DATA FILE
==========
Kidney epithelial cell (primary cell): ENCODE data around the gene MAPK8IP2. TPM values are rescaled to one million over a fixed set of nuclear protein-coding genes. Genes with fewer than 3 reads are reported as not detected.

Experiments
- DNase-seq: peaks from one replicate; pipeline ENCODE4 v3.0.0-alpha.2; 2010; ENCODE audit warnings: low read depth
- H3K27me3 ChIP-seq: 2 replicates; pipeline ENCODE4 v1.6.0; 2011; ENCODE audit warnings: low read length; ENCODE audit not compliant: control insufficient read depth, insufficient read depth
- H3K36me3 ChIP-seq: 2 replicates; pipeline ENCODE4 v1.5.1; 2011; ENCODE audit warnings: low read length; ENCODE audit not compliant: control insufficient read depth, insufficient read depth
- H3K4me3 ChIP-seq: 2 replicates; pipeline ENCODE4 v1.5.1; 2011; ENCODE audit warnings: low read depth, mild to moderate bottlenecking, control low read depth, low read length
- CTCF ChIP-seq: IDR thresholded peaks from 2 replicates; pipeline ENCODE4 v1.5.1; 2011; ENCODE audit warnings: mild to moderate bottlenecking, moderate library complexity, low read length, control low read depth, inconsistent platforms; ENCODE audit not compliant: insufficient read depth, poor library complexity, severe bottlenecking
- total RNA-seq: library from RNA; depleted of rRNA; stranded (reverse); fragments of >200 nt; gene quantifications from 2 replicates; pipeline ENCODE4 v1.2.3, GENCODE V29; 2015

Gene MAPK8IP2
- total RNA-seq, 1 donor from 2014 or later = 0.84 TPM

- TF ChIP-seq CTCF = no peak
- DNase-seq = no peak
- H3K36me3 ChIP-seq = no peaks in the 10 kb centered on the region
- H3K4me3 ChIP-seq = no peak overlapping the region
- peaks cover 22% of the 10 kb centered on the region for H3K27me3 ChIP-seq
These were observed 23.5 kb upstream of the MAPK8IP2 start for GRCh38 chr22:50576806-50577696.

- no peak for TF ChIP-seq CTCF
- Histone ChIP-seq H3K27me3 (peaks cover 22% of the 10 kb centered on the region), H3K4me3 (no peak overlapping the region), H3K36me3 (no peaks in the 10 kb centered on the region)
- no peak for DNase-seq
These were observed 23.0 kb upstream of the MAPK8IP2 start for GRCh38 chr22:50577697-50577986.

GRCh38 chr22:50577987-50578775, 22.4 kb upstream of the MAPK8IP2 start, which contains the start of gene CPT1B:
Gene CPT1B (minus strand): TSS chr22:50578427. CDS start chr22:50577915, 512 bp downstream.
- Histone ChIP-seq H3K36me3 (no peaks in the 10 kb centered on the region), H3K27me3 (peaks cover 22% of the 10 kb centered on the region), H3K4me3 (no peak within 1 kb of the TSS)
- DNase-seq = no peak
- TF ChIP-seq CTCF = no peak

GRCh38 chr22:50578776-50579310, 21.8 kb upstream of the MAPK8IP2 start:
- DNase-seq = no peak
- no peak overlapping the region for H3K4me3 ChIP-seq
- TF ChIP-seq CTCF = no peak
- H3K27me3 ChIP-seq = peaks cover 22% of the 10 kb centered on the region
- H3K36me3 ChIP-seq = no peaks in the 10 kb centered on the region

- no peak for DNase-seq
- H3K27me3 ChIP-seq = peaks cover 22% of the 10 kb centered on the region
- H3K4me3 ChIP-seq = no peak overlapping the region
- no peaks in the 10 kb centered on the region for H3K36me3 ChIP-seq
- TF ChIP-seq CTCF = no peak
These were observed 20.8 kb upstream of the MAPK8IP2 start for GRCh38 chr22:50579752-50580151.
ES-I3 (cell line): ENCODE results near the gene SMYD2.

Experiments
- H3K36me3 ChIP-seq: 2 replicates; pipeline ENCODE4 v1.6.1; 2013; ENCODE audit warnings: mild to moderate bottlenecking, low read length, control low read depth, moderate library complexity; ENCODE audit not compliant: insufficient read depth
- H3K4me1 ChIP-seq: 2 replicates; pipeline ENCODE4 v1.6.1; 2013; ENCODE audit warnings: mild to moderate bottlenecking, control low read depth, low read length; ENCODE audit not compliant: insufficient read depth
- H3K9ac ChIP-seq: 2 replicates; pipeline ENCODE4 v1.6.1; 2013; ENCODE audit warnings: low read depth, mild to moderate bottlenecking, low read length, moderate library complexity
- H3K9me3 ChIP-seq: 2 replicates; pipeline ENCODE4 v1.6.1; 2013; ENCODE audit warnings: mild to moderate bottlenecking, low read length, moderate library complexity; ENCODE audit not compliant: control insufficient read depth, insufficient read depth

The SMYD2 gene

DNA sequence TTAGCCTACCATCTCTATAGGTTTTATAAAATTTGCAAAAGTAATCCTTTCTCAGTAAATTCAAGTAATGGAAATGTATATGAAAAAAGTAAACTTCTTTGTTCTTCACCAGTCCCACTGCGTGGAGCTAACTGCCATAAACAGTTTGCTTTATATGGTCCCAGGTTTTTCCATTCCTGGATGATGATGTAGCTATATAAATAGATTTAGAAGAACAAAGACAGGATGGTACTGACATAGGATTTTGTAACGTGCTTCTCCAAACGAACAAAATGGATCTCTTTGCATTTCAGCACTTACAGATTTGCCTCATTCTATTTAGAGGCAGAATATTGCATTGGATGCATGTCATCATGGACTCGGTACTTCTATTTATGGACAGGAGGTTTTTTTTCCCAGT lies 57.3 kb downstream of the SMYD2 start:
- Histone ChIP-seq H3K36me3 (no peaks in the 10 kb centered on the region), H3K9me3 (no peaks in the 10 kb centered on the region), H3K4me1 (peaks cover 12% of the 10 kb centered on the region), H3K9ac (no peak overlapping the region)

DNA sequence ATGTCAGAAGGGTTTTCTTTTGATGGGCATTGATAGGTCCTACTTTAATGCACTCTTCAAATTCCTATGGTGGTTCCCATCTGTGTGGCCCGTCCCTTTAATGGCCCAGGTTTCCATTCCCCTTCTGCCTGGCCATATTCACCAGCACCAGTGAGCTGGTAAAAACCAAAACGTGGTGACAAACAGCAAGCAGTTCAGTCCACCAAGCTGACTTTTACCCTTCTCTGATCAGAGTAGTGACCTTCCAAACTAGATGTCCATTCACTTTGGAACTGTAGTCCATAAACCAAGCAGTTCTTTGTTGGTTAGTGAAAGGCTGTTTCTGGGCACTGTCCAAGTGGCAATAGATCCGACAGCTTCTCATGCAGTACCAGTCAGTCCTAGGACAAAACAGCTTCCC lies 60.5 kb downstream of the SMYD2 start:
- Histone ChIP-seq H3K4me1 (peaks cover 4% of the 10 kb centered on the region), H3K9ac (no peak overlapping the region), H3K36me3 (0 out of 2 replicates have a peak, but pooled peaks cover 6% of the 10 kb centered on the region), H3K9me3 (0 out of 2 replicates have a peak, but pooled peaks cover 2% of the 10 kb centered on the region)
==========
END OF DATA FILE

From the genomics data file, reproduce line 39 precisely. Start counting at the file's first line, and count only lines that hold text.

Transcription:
Experiments